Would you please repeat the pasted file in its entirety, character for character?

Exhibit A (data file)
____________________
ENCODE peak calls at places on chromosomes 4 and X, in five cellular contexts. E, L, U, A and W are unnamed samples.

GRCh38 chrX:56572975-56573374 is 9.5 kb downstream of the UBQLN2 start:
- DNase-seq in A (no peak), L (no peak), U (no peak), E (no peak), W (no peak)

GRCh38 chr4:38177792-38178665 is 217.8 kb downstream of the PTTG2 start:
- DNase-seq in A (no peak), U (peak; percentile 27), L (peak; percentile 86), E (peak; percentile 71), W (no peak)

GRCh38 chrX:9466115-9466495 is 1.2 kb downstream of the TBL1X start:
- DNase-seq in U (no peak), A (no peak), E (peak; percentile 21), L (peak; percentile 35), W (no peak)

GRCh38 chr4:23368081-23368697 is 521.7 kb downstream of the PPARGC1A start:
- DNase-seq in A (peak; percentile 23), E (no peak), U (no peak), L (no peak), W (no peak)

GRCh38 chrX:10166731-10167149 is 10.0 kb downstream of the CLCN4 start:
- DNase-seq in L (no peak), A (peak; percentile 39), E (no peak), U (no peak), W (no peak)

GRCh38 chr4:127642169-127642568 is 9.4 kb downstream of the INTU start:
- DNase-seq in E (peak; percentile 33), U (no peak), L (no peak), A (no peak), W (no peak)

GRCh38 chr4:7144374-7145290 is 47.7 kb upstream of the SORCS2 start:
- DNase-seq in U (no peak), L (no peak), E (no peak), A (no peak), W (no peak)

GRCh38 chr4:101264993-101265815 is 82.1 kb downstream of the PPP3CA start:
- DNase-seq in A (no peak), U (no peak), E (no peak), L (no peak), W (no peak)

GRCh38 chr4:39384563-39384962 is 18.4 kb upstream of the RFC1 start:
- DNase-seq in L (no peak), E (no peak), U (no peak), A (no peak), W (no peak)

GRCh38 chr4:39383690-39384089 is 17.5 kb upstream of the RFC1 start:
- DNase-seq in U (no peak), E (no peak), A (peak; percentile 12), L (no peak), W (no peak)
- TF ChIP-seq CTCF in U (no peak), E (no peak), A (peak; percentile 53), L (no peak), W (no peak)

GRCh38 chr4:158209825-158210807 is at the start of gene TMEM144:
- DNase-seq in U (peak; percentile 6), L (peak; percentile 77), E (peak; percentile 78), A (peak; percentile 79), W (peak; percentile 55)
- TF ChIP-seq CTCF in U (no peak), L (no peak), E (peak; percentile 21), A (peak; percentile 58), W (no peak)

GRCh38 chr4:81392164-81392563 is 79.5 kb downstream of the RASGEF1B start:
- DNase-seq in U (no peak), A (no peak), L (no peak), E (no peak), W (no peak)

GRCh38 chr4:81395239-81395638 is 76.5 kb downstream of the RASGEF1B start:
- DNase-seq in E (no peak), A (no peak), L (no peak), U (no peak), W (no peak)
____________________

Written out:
ENCODE peak calls at places on chromosomes 4 and X, in five cellular contexts. E, L, U, A and W are unnamed samples.

GRCh38 chrX:56572975-56573374 is 9.5 kb downstream of the UBQLN2 start:
- DNase-seq in A (no peak), L (no peak), U (no peak), E (no peak), W (no peak)

GRCh38 chr4:38177792-38178665 is 217.8 kb downstream of the PTTG2 start:
- DNase-seq in A (no peak), U (peak; percentile 27), L (peak; percentile 86), E (peak; percentile 71), W (no peak)

GRCh38 chrX:9466115-9466495 is 1.2 kb downstream of the TBL1X start:
- DNase-seq in U (no peak), A (no peak), E (peak; percentile 21), L (peak; percentile 35), W (no peak)

GRCh38 chr4:23368081-23368697 is 521.7 kb downstream of the PPARGC1A start:
- DNase-seq in A (peak; percentile 23), E (no peak), U (no peak), L (no peak), W (no peak)

GRCh38 chrX:10166731-10167149 is 10.0 kb downstream of the CLCN4 start:
- DNase-seq in L (no peak), A (peak; percentile 39), E (no peak), U (no peak), W (no peak)

GRCh38 chr4:127642169-127642568 is 9.4 kb downstream of the INTU start:
- DNase-seq in E (peak; percentile 33), U (no peak), L (no peak), A (no peak), W (no peak)

GRCh38 chr4:7144374-7145290 is 47.7 kb upstream of the SORCS2 start:
- DNase-seq in U (no peak), L (no peak), E (no peak), A (no peak), W (no peak)

GRCh38 chr4:101264993-101265815 is 82.1 kb downstream of the PPP3CA start:
- DNase-seq in A (no peak), U (no peak), E (no peak), L (no peak), W (no peak)

GRCh38 chr4:39384563-39384962 is 18.4 kb upstream of the RFC1 start:
- DNase-seq in L (no peak), E (no peak), U (no peak), A (no peak), W (no peak)

GRCh38 chr4:39383690-39384089 is 17.5 kb upstream of the RFC1 start:
- DNase-seq in U (no peak), E (no peak), A (peak; percentile 12), L (no peak), W (no peak)
- TF ChIP-seq CTCF in U (no peak), E (no peak), A (peak; percentile 53), L (no peak), W (no peak)

GRCh38 chr4:158209825-158210807 is at the start of gene TMEM144:
- DNase-seq in U (peak; percentile 6), L (peak; percentile 77), E (peak; percentile 78), A (peak; percentile 79), W (peak; percentile 55)
- TF ChIP-seq CTCF in U (no peak), L (no peak), E (peak; percentile 21), A (peak; percentile 58), W (no peak)

GRCh38 chr4:81392164-81392563 is 79.5 kb downstream of the RASGEF1B start:
- DNase-seq in U (no peak), A (no peak), L (no peak), E (no peak), W (no peak)

GRCh38 chr4:81395239-81395638 is 76.5 kb downstream of the RASGEF1B start:
- DNase-seq in E (no peak), A (no peak), L (no peak), U (no peak), W (no peak)